Private Lives, Wessex Actors Company on tour

fight-webNOEL Coward’s classic marital comedy Private Lives retains its appeal and enchantment 84 years on from its first appearance, only proving what a keen observer of human nature The Master was.

The setting (in Deauville and Paris) and the language may be a bit dated, but the more people change, the more they stay the same.

Amanda and Elyot have provided the exemplars of the irresistible love-hate relationship for generations, and in Lyn Richell’s tight production for Wessex Actors, it’s style and laughter all the way.

Three years ago, after a brief and fiery marriage, Elyot and Amanda Chase divorced, he setting off on a round-the-world journey and she taking solace from minor flirtations at various house parties.

We meet them again on their wedding night – Amanda to the insufferably pompous Victor and Elyot to the devotedly determined Sibyl. And as luck would have it, they are booked into adjoining rooms in an hotel in Deauville.

Once they realise the fateful coincidence, their path is clear … running away with each other again.

Their flight to Amanda’s Parisian flat quickly brings a return to the passionate bickering of their earlier relationship, but they imagine themselves to be older and wiser, and do their best to avoid the leap into misery. Before long the new spouses arrive, and as the long playing records are smashed and the coffee turns sour in the pot, it’s time for another getaway.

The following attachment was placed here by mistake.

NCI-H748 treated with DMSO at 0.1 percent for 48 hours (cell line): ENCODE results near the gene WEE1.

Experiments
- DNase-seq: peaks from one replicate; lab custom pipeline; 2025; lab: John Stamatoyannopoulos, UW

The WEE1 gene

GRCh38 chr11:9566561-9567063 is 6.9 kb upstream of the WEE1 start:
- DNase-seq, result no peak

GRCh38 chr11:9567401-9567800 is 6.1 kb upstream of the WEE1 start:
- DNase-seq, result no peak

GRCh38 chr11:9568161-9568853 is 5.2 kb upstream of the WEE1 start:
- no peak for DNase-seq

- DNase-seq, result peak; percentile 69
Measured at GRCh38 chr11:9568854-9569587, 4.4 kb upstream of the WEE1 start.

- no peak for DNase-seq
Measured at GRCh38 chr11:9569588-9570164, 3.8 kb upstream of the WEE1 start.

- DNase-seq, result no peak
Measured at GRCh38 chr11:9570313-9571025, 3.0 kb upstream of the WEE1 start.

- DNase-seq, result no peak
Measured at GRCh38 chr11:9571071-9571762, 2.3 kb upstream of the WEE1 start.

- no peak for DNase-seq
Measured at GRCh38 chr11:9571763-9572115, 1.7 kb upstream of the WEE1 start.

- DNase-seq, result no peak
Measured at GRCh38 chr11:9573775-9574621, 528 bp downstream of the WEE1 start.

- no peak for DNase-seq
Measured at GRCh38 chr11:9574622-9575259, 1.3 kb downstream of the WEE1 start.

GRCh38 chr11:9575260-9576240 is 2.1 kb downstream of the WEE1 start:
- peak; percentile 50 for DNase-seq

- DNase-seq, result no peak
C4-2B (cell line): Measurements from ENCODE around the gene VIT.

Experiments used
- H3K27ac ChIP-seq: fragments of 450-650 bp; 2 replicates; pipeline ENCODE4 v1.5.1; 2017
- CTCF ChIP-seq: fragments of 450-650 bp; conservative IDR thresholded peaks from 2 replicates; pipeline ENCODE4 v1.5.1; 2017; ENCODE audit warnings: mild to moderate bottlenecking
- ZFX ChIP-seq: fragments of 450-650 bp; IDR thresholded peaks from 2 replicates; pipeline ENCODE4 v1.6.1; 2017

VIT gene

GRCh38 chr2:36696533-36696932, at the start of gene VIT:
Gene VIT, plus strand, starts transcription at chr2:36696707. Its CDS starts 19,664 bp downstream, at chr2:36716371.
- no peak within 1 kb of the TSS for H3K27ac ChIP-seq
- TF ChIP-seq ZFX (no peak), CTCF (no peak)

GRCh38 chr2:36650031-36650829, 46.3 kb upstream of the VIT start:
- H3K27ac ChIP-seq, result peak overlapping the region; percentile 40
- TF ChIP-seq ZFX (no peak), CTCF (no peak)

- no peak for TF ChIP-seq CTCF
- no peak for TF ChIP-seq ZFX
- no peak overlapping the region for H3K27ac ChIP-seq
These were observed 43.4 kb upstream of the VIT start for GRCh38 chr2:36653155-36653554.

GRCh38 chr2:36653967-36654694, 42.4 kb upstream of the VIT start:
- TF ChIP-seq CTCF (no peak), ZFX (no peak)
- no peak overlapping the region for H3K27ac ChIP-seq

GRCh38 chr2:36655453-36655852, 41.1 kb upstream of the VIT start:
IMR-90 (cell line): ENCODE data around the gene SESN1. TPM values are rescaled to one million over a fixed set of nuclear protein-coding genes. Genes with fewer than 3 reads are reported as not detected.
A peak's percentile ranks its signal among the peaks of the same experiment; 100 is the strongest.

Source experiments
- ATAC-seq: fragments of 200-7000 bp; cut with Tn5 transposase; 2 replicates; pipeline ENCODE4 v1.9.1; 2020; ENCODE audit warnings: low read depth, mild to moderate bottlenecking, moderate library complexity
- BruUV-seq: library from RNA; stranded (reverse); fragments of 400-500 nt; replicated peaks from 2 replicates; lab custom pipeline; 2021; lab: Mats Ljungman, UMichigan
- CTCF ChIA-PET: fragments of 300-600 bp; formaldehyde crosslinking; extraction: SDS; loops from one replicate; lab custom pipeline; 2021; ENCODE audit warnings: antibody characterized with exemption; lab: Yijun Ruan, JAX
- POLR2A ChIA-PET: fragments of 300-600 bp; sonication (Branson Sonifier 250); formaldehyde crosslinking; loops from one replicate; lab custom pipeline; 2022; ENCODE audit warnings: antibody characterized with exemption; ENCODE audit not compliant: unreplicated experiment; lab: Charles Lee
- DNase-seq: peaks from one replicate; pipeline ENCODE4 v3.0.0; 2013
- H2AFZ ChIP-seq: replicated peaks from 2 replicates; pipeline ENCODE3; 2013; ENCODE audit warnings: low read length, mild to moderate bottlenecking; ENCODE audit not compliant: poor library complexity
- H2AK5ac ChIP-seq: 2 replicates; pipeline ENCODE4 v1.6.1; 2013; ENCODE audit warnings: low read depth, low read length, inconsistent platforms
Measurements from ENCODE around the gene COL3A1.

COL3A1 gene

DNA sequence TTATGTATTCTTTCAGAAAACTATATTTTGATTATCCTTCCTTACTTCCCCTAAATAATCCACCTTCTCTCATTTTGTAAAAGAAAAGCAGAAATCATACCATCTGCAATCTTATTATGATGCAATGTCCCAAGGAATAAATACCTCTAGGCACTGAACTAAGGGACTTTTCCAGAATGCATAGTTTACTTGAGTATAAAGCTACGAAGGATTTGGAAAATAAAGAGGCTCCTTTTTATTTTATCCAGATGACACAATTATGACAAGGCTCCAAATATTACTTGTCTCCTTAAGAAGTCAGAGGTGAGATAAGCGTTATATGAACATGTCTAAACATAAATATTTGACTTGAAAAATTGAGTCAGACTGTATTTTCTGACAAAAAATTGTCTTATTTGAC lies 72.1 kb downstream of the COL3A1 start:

In the original, the first act is set on the balconies of the hotel, and the second two in the flat. That could cause problems for a company whose touring takes them to a variety of open-air venues, but, thanks to a cleverly devised set with authentic period props carefully gathered by Eve Puttick, and costumes from BSP Wardrobe Hire (recently set up by graduates of the Bournemouth University costume department) the atmosphere is quickly created and maintained.

Running for a bare 120 minutes means cutting out the French maid, but essentially this is a four hander and relies on chemistry between not only Elyot and Amanda but Sibyl and Victor too.

In this Wessex Actors production, Toby Trimby returns (from last summer’s Earnest) as a youthful but oh-so-English Victor, and Marie Bushell is a lovely Sibyl

Jay Westaway, a former Yeovil student actor and most recently seen in Arts University Bournemouth’s Oh What a Lovely War, has just the right panache and insouciance as Elyot, and the sparks between him and Beverly Beck’s feisty Amanda are totally convincing from their first moment on stage together.

And I have rarely seen the last few minutes of the third act played to better or more hilarious effect.

It’s a hugely entertaining production of a wonderful play, and well worth the journey to see.



The tour continues at Swanage’s Mowlem Theatre on 4th and 18th July, Kingston Lacy House on 5th July, Christchurch Regent Centre on 11th July, Wareham Rugby Club on 12th, Upton Park’s Walled Garden on 13th and 20th July, Sturminster Newton Exchange on 25th July, the Barrington Centre in Ferndown on 26th July and closes at the Poundbury Farm House on Sunday 27th July – so you can take your pick of open air and inside.

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